Patients as Partners

Cleveland Clinic’s ‘Our Voice Healthcare Partners Council’

Editor’s Note: Cleveland Clinic’s Our Voice Healthcare Partners Council was recognized as a finalist for the 2018 Sherman Award for Excellence in Patient Engagement. The Sherman Award is co-sponsored by Taylor Healthcare and the IHI/NPSF Lucian Leape Institute. In addition to selecting Sherman Award winners each year, the judges name finalists when the caliber of their projects warrant special recognition. Winners and finalists were announced at the IHI/NPSF Patient Safety Congress held in Boston, Massachusetts, in May.

“Patients First” has been the guiding principle of Cleveland Clinic for nearly 100 years. As home to over 50,000 employees and more than 6 million annual patient visits, our ability to deliver innovative, efficient and collaborative design and care is essential. We can only accomplish that through collaboration with healthcare partners – our patients, their family members and supportive friends – actively engaged in co-designing programs, processes and facilities that support clinical care.

In this project, a diverse team of patients, support people and Cleveland Clinic employees came together to reimagine and co-design how to improve healthcare, support a vision of Patients First and provide relationship-centered care. The result, the Our Voice Healthcare Partners Council, is a robust program with multiple avenues for partnering to improve care, with a mission to collaborate on principles of co-leadership, co-design, proactive contribution, committee work, transparency and community.

Why re-imagine partnership?

For many years, patient advisors have informed care at Cleveland Clinic through committees across the enterprise, actively providing feedback, with tremendous impact. With the changing healthcare landscape, the Office of Patient Experience became aware of the need to be even more intentional in our partnership, as complex problems can only be solved in collaboration, with deep appreciation for the needs and values of all stakeholders.

Several opportunities to co-design a new partnership were identified:

  • Healthcare partners were often brought into the conversation after much design effort had concluded; we desired a real-time collaboration and co-design.
  • Ability to connect across councils and share learnings.
  • Feedback and follow-up on projects.
  • Remote participation and research opportunities. This became the catalyst for reimaging how we partner. The result was a program in which all aspects were co-designed in an effort to elevate this partnership across the enterprise.

Healthcare partners and employees co-designing to improve care

Healthcare partners and employees were invited to re-imagine how we partner to improve care. In healthcare, users often serve in more than one role – patients, support people, family members and employees; design and partnership may occur at the intersection of these roles. This was the rationale behind bringing together healthcare partners and employees to co-design partnership. We formed a team consisting of healthcare partners, council leads and employees of the Office of Patient Experience and engaged in several strategies to co-design healthcare partnership.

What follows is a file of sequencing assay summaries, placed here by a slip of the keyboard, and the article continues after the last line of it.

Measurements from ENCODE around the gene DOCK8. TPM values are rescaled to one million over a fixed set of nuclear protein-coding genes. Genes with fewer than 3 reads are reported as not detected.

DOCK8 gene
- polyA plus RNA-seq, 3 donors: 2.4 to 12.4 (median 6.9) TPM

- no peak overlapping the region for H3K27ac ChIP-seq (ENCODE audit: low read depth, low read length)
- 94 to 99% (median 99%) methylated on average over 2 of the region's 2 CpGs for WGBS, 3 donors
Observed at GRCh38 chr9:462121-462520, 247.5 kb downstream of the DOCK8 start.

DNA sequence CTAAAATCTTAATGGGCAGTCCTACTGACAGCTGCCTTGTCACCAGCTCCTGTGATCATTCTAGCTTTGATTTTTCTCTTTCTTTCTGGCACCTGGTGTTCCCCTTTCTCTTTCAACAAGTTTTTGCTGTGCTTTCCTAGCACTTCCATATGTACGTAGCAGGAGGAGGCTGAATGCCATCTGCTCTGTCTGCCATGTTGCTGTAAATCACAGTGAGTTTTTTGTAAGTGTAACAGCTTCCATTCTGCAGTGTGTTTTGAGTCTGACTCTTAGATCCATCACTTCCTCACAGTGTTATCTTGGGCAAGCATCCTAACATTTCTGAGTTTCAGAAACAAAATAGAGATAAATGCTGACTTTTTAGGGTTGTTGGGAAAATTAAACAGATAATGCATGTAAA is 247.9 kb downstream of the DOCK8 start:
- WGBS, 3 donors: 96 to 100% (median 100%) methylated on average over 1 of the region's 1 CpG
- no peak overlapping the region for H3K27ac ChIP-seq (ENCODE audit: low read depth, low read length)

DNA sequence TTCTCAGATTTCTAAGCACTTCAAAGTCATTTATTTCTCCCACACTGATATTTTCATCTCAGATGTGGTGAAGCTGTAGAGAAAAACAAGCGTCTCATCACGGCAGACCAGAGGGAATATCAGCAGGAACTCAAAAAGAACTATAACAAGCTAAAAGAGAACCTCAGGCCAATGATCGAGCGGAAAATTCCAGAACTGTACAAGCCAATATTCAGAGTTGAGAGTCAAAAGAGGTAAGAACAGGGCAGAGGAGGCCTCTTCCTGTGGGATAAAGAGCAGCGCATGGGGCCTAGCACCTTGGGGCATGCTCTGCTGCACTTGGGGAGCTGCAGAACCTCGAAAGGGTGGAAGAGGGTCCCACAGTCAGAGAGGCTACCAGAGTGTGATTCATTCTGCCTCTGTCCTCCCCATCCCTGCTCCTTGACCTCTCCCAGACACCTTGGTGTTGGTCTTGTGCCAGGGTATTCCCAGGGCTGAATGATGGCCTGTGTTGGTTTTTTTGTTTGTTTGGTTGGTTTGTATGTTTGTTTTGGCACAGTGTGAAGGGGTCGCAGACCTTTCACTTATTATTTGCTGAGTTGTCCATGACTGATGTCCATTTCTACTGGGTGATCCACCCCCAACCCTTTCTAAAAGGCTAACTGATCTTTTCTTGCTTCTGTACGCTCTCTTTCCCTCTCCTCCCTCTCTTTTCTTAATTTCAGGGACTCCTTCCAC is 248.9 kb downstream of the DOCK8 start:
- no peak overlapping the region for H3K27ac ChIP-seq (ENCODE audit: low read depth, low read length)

Co-creation sessions using participatory design methods were utilized to capture core needs and dream up what might be possible. Surveys and data analysis were utilized to engage additional healthcare partners in the design process. Interviews were conducted with patients and council facilitators to highlight strengths and opportunities, as well as desires, moving forward. The team then synthesized this data into the co-designed program. All aspects of the program, from the name – Our Voice Healthcare Partners Council – to guiding principles for this work moving forward, to recruitment, onboarding and governance were co-designed. Our healthcare partners challenged us to move from advocate or advisor to partner, working side-by-side to collaboratively improve care.

No longer “going it alone”

The Our Voice Healthcare Partners Council is a robust program with multiple avenues for partnering to improve care including traditional meetings, continuous improvement projects, human-centered design, specialty focus areas, enterprise committee work and remote response or research. A standard approach to recruitment, onboarding and a database that can be leveraged to share work transparently across the enterprise were built to support our desire to honor contribution by sharing how projects changed as a result of input. In designing a program that our healthcare partners co-created, we saw tremendous growth and impact.

Including all healthcare partners is essential to navigating the changing healthcare landscape. We believe that healthcare partners should be represented in the work that we do and that designing together with our patients, support persons and employees will get us to a better place. Going it alone is not an option.

We set out with aspirations to change and improve our healthcare partners’ experience and found ourselves changed in the process.


Julie Rish, PhD Julie Rish is a clinical psychologist and director of design and best practice in the Office of Patient Experience at the Cleveland Clinic. She is the director of communication skills training and an assistant professor of medicine at the Cleveland Clinic Lerner College of Medicine of Case Western Reserve University. Rish’s work focuses on applying human-centered design to improve patient experience and co-designing partnering with patients to transform healthcare. She is passionate about improving experience for patients and caregivers, speaks nationally on this topic and was the recipient of the 2016 Press Ganey Success Story® award.

Julie Rish, PhD has 1 post(s) at

Leave a Reply

Your email address will not be published. Required fields are marked *